Referring to FIG. 1, there is illustrated a foldable, load-carrying structure in its unfolded position. The structure includes a plurality of I beams which, for purposes of this description, may be referred to as first alternate I beams 10 and second alternate I beams 12. As shown, in the unfolded position the tops of the I beams 10 & 12 lie in the same plane such that the structure may be used as a bridge or other load carrying structure. Each I beam is fastened to each adjacent I beam by hinges 14. As shown clearest in FIG. 3, each hinge 14 pivots about a hinge axis 15 at each end where it is attached to an adjacent I beam. The structure is designed to be folded, as illustrated in FIG. 2, by allowing a forward and upward movement of the second alternate I beams 12 relative to the first alternate I beams 10.
The forward and upward movement of the I beams 12 is caused by a slanting of the hinge axes 15 relative to a vertical 16 (when the structure is in a horizontal position). As shown best in FIG. 3, the hinge axes 15 are inclined rearwardly slightly with respect to a vertical 16. This slight rearward inclination causes a forward and upward movement of the I beams 12 relative to the I beams 10 when the structure is folded.
FIG. 2 illustrates the structure of FIG. 1 in a folded configuration. As may be seen, the I beam 12 have been pivoted forward and upward relative to the I beams 10 such that the top and bottom horizontal members, or flanges, of I beams 12 are raised above the top and bottom horizontal members or flanges, of I beams 10. The limiting factor in folding the structure is the contact of top and bottom horizontal members with adjacent vertical members.
FIG. 3 illustrates another aspect of the present invention. Since the structure has application as a bridge it would be desirable for it to be buoyant in the event it is accidently dropped into the water. This way be accomplished by affixing a buoyant material, such as closed cell rigid foam, to areas of the structure where do not interfere with its folding. For instance, foam may be attached along the outside of each of the two side peripheral I beams, as shown at 20, and also in interior areas 22 which do not interfere with folding of the structure.
One designed embodiment of the present invention resulted in a structure weighing approximately 4500 pounds, having a deployed length and width of 30 and 12 feet, and having a load-carrying capacity of 50,000 pounds.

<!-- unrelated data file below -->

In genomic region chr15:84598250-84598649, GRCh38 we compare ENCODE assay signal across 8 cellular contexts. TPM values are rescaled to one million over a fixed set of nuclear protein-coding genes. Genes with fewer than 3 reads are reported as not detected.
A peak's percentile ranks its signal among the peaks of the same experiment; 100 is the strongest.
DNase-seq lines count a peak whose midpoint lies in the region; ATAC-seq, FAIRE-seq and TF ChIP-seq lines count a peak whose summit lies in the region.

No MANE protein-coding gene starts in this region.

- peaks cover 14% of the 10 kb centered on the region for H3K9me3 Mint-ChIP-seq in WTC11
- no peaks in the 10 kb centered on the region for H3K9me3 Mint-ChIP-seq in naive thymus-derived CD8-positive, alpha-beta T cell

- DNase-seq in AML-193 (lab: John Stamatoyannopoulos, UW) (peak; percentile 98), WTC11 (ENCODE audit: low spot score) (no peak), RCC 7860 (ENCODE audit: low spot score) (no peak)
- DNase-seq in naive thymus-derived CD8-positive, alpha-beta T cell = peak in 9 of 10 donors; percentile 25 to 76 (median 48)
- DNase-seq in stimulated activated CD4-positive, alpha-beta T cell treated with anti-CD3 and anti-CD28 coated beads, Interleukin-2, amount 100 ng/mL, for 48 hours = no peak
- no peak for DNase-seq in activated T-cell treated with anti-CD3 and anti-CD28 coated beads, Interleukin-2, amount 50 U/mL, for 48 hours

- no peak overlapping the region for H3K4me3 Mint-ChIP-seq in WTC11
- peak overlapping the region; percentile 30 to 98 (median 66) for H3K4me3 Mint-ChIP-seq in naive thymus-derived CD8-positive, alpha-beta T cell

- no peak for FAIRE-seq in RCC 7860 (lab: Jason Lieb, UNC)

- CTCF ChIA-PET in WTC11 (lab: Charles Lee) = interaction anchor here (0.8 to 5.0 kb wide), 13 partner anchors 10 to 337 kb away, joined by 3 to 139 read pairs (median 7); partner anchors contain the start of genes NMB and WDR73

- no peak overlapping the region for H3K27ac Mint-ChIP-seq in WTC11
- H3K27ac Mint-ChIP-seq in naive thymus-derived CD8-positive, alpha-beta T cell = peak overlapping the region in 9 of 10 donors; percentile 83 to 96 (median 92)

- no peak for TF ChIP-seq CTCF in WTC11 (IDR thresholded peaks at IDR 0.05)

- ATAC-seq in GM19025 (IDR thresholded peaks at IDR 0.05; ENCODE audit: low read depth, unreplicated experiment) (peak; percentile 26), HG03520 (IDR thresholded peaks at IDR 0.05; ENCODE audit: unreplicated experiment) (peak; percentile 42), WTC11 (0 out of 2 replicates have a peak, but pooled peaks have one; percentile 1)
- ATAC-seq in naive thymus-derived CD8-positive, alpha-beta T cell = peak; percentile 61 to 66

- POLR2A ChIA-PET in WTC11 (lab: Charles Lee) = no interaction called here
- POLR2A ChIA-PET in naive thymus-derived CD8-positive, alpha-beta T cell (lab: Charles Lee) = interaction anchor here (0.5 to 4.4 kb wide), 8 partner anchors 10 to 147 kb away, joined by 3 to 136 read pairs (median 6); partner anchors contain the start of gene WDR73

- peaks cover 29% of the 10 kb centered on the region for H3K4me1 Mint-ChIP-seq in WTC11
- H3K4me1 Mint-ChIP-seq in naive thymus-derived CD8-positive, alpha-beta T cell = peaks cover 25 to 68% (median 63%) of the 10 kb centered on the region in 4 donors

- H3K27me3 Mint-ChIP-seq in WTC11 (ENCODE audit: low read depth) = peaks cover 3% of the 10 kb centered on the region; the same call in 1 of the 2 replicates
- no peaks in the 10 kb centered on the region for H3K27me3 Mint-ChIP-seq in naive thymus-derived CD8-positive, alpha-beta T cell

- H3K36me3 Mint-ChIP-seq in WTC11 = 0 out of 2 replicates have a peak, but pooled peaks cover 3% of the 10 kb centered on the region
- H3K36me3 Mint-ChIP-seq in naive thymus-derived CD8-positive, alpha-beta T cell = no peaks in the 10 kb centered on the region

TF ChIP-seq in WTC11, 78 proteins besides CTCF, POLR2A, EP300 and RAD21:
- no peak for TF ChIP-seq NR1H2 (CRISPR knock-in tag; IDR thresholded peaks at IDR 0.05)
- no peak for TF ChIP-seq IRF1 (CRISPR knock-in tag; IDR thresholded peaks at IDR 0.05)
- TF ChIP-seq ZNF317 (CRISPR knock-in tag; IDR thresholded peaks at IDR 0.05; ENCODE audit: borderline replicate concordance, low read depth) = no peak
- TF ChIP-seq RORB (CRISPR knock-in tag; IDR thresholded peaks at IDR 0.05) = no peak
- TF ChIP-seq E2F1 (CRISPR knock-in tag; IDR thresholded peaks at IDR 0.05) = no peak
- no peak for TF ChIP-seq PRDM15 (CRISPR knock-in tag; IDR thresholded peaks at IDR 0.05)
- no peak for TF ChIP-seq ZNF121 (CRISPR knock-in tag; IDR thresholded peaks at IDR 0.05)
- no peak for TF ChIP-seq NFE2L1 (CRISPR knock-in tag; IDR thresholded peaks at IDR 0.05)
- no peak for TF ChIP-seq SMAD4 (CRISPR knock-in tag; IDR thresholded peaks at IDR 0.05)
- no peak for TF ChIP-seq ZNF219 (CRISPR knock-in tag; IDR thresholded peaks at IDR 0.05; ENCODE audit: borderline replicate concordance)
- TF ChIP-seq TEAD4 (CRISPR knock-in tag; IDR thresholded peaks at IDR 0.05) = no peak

One variable in designing embodiments of the present invention is the deployed spacing between the I beams, which is determined by the hinge lengths. If the bridge is designed to open with substantial gaps between adjacent beams, then it may be desirable to utilize planking placed crosswise across the top of the I beams. This planking may simply be ordinary wood planking, or in one embodiment may be aluminum landing planking, a side view of which is shown in FIG. 4. This planking is available from the Metal Products Department of the Dow Chemical Company, Midland, Michigan.
FIGS. 5 and 6 show a particular type of I beam which should be useful with the present invention. This type of I beam is constructed from a typical I beam as follows. Referring to FIG. 5, the I beam is first cut along a line 26, then the top half is shifted sideways relative to the bottom half such that the portion of the top half at 28 now abutts the portion of the bottom half at 30, resulting in a beam as shown in FIG. 6. The beam is then welded at the adjoining portions. This results in a beam having an increased height, and provides a stronger beam for the same amount of structural material. The hinges of the present invention provide substantial lateral stability to the I bems such that an I beam as illustrated in FIG. 6 should find utility with the teachings of the present invention.
FIG. 7 illustrates one manner in which a parallelogram structure may be unfolded or deployed. FIG. 7 is a schematic presentation, and illustrates a top view of I beams 10 and 12 and connected by hinges 14. A cable 34 extends from one end of the first I beam 10 to a point along the length of a second I beam 12 (near the middle in the illustrated embodiment) wherein a pulley 38 is secured to the center structural member of the I beam 12 and then back to the end of the second I beam 10 wherein a further pulley 40 is positioned, and then back again to a point along the length of the second I beam 12 to another pulley 38, and then back to a point of attachment 42 at the end of the third I beam 10. A structure constructed in this fashion would be unfolded or deployed by shortening the cable, as by a winch at one end of the cable. This would result in pulling the I beams 12 down, as shown in FIG. 7, toward the I beams 10 until the structure is fully opened and deployed. The hinges may have mechanical stops such that when they unfold to a 90° position relative to the I beams, they will be prevented from pivoting further. This would result in a rigid structure which is maintained stable by the hinge mechanical stops and the taut cable.
Although at least one embodiment of the present invention has been described, the teachings of this invention will suggest many other embodiments to those skilled in the art.